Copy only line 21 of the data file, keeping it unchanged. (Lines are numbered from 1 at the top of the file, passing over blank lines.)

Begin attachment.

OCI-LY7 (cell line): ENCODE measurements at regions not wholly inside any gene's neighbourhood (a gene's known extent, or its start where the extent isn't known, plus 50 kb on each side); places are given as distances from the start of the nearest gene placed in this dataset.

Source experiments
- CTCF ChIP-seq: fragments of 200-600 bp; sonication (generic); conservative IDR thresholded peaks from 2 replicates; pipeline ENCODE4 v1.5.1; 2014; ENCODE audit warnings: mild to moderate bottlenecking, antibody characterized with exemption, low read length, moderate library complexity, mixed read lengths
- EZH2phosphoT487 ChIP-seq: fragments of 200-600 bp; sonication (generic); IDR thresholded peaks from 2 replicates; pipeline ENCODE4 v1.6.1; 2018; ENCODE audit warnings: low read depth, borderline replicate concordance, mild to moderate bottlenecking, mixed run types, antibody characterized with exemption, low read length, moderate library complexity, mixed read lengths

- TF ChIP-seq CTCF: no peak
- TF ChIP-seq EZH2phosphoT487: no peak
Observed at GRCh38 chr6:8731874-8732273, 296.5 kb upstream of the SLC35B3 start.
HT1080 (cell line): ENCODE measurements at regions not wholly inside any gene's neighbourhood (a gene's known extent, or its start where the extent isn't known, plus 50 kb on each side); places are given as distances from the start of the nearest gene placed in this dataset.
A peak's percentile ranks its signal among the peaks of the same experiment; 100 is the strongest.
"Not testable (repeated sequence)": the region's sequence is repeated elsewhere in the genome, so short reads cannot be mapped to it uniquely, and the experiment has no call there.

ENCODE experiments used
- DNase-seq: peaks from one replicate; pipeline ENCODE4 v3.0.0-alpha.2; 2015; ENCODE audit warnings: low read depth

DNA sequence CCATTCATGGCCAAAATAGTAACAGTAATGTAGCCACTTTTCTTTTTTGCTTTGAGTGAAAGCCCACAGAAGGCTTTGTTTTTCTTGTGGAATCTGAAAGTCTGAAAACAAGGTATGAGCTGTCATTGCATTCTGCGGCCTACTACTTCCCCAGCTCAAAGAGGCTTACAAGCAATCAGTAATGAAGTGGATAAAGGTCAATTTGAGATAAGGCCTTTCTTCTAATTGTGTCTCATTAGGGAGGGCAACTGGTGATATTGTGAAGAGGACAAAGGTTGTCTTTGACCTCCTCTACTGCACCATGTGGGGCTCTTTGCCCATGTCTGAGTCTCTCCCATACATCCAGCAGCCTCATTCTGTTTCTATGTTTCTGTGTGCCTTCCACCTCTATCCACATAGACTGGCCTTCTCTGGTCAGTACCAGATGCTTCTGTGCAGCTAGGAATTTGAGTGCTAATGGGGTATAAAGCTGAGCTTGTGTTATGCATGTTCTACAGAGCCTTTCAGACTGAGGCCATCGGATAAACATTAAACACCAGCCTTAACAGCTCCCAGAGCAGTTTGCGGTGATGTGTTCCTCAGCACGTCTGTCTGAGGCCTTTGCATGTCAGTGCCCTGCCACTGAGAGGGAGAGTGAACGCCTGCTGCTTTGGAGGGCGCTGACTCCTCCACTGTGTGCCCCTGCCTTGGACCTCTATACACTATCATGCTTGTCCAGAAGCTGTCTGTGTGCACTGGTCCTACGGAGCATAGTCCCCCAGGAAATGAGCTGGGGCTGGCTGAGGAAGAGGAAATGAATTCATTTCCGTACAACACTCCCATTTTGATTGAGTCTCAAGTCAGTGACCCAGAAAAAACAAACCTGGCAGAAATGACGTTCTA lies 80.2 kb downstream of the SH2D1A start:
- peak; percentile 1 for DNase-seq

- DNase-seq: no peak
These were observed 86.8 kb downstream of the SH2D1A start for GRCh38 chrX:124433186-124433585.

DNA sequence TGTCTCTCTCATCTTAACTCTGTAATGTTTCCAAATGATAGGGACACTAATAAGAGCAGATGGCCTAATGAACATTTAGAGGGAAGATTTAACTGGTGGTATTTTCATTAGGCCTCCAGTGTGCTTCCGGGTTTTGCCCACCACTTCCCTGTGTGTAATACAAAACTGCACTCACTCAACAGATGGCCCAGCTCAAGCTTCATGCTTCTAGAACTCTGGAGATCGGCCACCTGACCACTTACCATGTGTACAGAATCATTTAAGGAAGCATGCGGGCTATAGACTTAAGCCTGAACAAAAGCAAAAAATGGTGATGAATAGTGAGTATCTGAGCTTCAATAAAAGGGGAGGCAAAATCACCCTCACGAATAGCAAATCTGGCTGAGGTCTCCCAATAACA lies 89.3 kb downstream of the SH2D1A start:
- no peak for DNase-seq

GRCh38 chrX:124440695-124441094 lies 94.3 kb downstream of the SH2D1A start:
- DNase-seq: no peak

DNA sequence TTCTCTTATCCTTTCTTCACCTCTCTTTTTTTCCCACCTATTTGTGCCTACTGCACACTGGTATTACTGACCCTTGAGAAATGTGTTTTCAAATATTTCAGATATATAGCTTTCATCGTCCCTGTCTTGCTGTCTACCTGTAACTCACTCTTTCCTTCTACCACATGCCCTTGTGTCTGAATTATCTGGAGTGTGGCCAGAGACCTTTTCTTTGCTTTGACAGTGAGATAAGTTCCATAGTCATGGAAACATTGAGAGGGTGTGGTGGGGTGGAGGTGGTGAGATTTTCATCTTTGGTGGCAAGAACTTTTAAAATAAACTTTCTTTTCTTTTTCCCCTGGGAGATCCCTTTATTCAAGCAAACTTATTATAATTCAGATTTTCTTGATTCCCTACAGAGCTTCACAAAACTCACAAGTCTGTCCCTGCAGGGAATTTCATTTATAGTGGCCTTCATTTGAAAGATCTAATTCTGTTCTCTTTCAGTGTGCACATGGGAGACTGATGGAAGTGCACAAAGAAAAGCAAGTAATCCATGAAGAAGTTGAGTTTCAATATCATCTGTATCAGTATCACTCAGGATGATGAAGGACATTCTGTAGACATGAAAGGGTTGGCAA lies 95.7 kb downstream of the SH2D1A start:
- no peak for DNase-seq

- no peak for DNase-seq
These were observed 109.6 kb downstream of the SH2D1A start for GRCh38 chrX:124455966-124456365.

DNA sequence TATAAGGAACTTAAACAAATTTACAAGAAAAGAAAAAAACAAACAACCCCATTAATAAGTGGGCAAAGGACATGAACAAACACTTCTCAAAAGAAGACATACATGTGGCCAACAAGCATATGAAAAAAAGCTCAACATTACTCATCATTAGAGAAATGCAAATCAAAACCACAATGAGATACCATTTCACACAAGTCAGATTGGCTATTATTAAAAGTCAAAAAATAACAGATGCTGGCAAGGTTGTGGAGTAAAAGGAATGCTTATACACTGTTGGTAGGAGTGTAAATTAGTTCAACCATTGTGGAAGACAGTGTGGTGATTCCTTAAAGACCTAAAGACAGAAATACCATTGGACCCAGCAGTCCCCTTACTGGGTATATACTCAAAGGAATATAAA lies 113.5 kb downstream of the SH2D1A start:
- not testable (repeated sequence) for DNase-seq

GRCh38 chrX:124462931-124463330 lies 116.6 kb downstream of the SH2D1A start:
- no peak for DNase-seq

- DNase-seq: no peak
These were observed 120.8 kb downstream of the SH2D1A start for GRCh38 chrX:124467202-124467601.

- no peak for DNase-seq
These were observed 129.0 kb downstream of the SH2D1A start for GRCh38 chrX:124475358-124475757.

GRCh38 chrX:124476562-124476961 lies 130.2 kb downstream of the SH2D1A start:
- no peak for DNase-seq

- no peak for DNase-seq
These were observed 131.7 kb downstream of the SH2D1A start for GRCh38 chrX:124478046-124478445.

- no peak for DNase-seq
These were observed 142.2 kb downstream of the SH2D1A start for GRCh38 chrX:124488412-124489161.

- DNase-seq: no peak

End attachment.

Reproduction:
DNA sequence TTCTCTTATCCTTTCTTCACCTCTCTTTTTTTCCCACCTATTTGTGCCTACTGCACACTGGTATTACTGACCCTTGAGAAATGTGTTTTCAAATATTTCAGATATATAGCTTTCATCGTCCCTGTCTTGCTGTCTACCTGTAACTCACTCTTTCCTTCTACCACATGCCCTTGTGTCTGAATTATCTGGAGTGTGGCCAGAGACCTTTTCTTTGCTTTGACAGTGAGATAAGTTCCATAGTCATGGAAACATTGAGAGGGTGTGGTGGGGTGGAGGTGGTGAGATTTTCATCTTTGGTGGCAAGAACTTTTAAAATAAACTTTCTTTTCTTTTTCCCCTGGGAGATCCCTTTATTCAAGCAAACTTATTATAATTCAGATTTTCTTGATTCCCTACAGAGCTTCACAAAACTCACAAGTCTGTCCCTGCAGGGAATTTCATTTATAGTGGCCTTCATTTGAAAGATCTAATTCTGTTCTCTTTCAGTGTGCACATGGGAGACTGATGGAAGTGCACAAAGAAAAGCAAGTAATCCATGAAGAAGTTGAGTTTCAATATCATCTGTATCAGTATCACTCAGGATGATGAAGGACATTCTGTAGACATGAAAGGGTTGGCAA lies 95.7 kb downstream of the SH2D1A start: